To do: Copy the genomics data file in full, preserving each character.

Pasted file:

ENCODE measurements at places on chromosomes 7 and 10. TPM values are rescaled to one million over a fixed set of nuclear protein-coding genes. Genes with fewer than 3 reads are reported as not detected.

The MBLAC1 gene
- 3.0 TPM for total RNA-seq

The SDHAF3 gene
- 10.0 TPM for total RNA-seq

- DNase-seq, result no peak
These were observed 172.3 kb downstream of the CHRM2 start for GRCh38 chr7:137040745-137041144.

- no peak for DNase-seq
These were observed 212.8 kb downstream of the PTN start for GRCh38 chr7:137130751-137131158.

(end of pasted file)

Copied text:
ENCODE measurements at places on chromosomes 7 and 10. TPM values are rescaled to one million over a fixed set of nuclear protein-coding genes. Genes with fewer than 3 reads are reported as not detected.

The MBLAC1 gene
- 3.0 TPM for total RNA-seq

The SDHAF3 gene
- 10.0 TPM for total RNA-seq

- DNase-seq, result no peak
These were observed 172.3 kb downstream of the CHRM2 start for GRCh38 chr7:137040745-137041144.

- no peak for DNase-seq
These were observed 212.8 kb downstream of the PTN start for GRCh38 chr7:137130751-137131158.